Both prevention and symptoms relief begins with a healthful diet and lifestyle as a solid foundation of healthy habits can also help prevent heart disease, weight gain, osteoporosis, and many other conditions either directly or indirectly related to menopause. The Mediterranean diet, for example, includes foods that are rich in essential bioactive compounds like phenols, flavonoids, polyunsaturated fats, and monounsaturated fats, that can protect against cancer, high blood pressure, immune conditions, and inflammatory responses (Ortega, 2006). Incorporating exercise and movement help encourage good bone health and cardiovascular health, and even gut health and proper elimination regarding complete digestion of valuable nutrients and metabolizing toxins, respectively. Throwing away chemical laden beauty products and cleaning products is an extremely beneficial change, as well as switching from tampons (include cancer promoting and hormone disrupting chemicals) to environmentally friendly sanitary napkins, as the vagina is four times as absorptive as our thinnest skin.

Stress management is also important in overall health especially when preserving function of our adrenal glands, two triangular shaped glands on top of each kidney. The adrenal glands are responsible for regulating our salt/water balance, sex hormone production (especially in menopause), and stress levels. When stress levels are chronically too high, or there’s long-term inflammation, then resources divert to cortisol production instead of hormone production, as reproduction is now not a priority. Deep breathing, yoga, taking part in favorite activities, and laughing, are all forms of activity that help relieve the stress response.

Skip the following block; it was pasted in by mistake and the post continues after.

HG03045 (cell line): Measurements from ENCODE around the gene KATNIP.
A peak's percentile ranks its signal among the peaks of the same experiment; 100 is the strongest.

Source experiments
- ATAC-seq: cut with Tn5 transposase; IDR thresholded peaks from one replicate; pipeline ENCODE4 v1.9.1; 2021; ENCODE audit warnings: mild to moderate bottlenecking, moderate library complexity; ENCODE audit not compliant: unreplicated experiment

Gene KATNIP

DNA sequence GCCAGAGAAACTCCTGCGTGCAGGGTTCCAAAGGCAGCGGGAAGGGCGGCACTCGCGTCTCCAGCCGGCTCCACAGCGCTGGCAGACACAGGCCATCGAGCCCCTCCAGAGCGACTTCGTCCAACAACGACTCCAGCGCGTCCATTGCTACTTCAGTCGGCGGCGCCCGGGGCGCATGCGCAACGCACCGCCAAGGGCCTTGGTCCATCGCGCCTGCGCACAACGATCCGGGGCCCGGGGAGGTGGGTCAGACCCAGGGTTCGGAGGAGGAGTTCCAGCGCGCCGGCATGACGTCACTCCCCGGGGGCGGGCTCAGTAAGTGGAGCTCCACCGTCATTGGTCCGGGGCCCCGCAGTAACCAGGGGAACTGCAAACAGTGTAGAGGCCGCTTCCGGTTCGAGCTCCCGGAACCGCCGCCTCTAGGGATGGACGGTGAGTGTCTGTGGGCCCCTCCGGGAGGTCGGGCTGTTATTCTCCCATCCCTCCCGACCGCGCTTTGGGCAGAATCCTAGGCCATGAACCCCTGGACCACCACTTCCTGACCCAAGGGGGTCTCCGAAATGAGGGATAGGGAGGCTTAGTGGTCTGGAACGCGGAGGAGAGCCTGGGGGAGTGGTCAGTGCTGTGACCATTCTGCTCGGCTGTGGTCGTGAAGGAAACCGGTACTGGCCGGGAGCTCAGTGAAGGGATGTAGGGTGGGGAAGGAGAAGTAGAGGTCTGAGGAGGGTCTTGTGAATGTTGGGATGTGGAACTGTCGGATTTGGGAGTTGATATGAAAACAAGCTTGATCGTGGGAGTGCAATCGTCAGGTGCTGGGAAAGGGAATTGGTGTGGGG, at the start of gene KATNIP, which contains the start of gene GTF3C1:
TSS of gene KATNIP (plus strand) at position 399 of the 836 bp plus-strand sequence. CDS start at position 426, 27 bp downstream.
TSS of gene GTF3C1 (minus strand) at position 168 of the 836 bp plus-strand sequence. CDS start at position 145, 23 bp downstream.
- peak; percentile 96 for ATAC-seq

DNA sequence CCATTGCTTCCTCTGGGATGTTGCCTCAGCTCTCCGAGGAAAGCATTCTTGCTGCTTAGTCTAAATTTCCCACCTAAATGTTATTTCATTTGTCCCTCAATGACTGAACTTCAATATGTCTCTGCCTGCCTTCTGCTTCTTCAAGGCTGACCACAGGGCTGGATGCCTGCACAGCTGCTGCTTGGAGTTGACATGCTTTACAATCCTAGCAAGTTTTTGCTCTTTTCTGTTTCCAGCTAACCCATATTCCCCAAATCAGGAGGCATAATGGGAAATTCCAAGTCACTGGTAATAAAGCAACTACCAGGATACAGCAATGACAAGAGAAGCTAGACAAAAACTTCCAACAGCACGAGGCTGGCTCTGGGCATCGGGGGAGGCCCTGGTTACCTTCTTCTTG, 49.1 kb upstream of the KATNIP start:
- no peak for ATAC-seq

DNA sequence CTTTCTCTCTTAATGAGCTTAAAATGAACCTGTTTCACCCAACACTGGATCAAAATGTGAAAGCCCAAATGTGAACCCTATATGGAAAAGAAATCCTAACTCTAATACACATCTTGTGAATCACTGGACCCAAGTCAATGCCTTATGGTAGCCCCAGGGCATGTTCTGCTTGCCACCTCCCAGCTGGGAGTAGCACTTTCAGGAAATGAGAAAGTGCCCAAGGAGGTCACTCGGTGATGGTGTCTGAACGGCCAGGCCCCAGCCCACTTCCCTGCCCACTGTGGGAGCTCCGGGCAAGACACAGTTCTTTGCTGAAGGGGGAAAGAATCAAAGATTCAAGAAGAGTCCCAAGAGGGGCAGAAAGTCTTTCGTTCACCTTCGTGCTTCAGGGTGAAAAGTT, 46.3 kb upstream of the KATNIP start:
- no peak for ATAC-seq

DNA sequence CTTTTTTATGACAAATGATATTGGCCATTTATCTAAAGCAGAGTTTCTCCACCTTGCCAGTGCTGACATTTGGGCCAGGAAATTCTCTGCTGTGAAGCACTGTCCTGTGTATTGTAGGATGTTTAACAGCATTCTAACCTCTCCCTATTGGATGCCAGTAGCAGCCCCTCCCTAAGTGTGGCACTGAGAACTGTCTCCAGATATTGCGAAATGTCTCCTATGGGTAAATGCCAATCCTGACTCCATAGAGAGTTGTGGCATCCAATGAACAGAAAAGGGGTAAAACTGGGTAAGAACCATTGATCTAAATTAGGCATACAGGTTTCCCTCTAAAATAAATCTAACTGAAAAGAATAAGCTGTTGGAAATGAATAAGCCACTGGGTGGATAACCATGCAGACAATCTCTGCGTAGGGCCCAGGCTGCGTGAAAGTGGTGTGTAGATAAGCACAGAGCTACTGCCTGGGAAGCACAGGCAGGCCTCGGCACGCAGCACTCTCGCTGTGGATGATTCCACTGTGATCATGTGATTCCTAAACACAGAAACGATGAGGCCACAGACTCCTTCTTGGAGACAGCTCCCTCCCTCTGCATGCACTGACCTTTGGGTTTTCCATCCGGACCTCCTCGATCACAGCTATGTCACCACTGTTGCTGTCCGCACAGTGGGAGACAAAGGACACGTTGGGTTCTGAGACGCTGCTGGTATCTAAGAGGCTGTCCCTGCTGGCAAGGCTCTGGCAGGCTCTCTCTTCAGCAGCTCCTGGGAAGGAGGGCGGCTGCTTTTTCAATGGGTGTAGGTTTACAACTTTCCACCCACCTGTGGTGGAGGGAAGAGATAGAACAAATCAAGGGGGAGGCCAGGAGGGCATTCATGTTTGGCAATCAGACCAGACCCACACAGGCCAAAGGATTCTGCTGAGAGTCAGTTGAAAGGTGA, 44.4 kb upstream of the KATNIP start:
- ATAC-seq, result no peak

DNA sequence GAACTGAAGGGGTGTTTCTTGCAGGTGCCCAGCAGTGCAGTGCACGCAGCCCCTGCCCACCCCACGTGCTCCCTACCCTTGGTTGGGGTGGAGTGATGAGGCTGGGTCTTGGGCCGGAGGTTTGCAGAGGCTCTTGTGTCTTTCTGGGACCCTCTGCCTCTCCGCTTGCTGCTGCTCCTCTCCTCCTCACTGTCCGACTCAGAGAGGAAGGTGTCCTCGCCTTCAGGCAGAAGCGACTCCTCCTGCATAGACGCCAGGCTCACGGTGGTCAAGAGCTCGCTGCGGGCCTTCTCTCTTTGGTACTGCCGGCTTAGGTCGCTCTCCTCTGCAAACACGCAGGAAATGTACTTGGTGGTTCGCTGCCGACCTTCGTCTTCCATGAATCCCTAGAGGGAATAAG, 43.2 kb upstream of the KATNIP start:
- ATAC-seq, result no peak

Modifying our life to achieve our best health in order to avoid to this new normal of chronic disease may feel overwhelming, especially when there are so many diseases with outcomes that can decrease quality of life, or even be fatal. Fortunately, creating sustainable changes with diet, lifestyle, exercise, and stress management will address multiple conditions and serve as preventative care. And if everything at once seems daunting, begin with one change- whether it’s deciding to quit smoking, consuming another vegetable with your meal, or incorporating a flight of stairs in your walk to work, and you’re already improving your health.


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Cesario, S.K. & Hughes, L.A. (2007). Precocious puberty: A comprehensive review of literature. Journal of Obstetric, Gynecologic & Neonatal Nursing. 36(3):263-274.


Gold, E.B., et. al. (2000). Factors associated with age at natural menopause in a multiethnic sample of midlife women. American Journal of Epidemiology. 153(9):865-874.


Harlow, B.L. & Signorello, L.B. (2000). Factors associated with early menopause. Maturitas. 35(1):3-9.


Hennekins, C.H. (1998). Increasing burden of cardiovascular disease. Circulation. 97:1095-1102.


Ortega, R. (2006). Importance of functional foods in the Mediterranean diet. Public Health Nutrition. 9(8A):1136-1140.


How Do I Know I’m In Menopause? The North American Menopause Society. Visited 10/28/16.'m-in-menopause-


Disclaimer: This article is not intended to provide medical advice, diagnosis or treatment. Views expressed here do not necessarily reflect those of GreenMedInfo or its staff.